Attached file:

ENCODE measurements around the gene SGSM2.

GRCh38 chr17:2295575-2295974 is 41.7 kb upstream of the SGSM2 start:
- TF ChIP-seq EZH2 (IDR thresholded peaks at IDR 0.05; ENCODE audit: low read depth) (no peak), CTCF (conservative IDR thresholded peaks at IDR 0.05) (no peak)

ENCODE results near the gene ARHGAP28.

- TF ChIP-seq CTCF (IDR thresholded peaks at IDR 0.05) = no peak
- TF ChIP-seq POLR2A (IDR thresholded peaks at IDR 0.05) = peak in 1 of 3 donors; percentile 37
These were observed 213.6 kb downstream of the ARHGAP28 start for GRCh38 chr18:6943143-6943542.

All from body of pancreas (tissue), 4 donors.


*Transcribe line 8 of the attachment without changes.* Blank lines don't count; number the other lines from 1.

All from body of pancreas (tissue), 4 donors.